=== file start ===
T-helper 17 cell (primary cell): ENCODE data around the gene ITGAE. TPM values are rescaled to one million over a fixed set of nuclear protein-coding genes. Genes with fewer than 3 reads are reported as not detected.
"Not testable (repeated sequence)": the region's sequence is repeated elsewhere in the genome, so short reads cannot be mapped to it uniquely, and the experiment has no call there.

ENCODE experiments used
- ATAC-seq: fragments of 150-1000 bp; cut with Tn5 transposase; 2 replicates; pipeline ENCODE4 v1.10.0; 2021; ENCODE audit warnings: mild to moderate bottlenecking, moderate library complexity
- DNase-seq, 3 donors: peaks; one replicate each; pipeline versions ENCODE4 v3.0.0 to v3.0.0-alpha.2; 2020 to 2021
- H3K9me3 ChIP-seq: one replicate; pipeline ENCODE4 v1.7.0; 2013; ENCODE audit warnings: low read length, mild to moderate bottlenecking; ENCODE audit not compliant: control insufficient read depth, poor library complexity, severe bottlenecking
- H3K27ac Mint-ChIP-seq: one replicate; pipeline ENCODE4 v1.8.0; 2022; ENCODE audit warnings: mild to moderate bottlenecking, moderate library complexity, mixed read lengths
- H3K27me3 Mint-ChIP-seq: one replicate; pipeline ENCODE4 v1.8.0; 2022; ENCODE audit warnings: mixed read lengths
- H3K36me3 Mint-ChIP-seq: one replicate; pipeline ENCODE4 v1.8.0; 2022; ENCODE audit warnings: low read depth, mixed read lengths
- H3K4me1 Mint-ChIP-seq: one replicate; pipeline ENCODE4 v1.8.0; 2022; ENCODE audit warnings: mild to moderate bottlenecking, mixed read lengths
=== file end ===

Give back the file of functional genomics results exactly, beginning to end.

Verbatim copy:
T-helper 17 cell (primary cell): ENCODE data around the gene ITGAE. TPM values are rescaled to one million over a fixed set of nuclear protein-coding genes. Genes with fewer than 3 reads are reported as not detected.
"Not testable (repeated sequence)": the region's sequence is repeated elsewhere in the genome, so short reads cannot be mapped to it uniquely, and the experiment has no call there.

ENCODE experiments used
- ATAC-seq: fragments of 150-1000 bp; cut with Tn5 transposase; 2 replicates; pipeline ENCODE4 v1.10.0; 2021; ENCODE audit warnings: mild to moderate bottlenecking, moderate library complexity
- DNase-seq, 3 donors: peaks; one replicate each; pipeline versions ENCODE4 v3.0.0 to v3.0.0-alpha.2; 2020 to 2021
- H3K9me3 ChIP-seq: one replicate; pipeline ENCODE4 v1.7.0; 2013; ENCODE audit warnings: low read length, mild to moderate bottlenecking; ENCODE audit not compliant: control insufficient read depth, poor library complexity, severe bottlenecking
- H3K27ac Mint-ChIP-seq: one replicate; pipeline ENCODE4 v1.8.0; 2022; ENCODE audit warnings: mild to moderate bottlenecking, moderate library complexity, mixed read lengths
- H3K27me3 Mint-ChIP-seq: one replicate; pipeline ENCODE4 v1.8.0; 2022; ENCODE audit warnings: mixed read lengths
- H3K36me3 Mint-ChIP-seq: one replicate; pipeline ENCODE4 v1.8.0; 2022; ENCODE audit warnings: low read depth, mixed read lengths
- H3K4me1 Mint-ChIP-seq: one replicate; pipeline ENCODE4 v1.8.0; 2022; ENCODE audit warnings: mild to moderate bottlenecking, mixed read lengths